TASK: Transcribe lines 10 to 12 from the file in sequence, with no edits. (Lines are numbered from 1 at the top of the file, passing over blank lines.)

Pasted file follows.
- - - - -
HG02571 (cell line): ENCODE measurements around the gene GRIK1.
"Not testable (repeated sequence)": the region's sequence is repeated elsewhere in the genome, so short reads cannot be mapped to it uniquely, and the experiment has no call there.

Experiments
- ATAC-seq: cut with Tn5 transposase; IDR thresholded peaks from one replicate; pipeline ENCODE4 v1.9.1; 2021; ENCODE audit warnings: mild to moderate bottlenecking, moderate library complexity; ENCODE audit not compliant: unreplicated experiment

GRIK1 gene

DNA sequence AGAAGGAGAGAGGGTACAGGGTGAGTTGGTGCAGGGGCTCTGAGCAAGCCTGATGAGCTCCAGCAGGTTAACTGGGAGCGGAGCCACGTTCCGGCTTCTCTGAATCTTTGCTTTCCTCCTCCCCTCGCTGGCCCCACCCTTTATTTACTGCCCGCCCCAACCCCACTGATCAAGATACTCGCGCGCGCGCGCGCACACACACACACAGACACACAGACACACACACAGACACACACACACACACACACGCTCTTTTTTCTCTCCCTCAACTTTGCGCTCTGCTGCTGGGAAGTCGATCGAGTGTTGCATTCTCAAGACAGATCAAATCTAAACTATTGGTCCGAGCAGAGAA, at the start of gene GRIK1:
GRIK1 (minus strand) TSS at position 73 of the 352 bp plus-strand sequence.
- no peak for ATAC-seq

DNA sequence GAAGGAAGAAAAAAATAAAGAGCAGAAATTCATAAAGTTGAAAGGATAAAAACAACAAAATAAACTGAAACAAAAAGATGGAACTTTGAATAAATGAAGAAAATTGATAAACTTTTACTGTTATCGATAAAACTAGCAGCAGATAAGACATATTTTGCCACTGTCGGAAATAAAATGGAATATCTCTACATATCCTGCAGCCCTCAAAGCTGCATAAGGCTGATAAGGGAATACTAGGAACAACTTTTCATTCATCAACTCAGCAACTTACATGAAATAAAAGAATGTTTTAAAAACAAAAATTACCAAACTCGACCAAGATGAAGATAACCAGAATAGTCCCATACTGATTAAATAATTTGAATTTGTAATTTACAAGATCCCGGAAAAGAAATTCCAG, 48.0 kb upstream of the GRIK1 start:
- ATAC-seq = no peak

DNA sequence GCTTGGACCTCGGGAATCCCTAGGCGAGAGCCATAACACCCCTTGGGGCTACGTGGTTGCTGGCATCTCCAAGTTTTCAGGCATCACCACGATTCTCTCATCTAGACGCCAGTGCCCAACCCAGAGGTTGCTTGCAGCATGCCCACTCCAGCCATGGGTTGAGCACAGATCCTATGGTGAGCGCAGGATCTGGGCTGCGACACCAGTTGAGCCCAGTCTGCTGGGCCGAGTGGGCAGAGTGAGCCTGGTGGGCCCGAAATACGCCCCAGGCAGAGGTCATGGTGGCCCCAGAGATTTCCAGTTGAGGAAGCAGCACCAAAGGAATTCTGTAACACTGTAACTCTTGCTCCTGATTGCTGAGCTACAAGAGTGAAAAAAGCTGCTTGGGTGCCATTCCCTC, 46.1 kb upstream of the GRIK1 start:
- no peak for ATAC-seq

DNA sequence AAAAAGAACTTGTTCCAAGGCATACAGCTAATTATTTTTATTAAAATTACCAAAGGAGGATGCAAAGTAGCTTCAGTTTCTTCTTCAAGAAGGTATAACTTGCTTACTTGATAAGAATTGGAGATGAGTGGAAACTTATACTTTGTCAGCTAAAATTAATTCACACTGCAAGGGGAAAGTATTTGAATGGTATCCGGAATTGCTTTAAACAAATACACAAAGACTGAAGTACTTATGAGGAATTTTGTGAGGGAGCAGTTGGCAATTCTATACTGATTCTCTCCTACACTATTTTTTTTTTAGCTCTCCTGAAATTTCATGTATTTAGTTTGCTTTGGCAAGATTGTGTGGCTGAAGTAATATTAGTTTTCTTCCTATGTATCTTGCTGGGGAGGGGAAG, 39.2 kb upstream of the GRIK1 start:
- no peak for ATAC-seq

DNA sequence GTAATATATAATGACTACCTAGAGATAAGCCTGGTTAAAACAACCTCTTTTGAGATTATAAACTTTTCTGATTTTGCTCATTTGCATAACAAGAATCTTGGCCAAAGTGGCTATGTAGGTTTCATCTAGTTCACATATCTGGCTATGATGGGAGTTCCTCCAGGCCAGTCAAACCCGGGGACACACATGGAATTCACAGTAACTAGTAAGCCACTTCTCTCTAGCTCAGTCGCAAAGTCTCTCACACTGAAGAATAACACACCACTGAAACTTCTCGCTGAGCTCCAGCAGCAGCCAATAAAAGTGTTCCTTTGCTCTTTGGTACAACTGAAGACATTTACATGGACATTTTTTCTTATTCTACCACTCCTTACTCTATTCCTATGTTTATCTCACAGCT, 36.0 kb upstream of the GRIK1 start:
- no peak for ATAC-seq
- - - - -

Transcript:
- ATAC-seq = no peak

DNA sequence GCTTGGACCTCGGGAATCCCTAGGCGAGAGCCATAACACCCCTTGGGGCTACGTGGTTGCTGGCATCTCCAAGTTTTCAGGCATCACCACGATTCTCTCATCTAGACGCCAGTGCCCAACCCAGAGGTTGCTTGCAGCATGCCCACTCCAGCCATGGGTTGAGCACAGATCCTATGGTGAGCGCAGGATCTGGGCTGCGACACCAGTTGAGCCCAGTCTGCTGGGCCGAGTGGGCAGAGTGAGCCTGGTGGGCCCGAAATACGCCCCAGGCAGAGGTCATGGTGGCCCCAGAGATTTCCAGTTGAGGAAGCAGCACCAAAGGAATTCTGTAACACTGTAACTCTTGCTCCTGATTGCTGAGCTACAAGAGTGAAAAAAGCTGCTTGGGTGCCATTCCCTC, 46.1 kb upstream of the GRIK1 start:
- no peak for ATAC-seq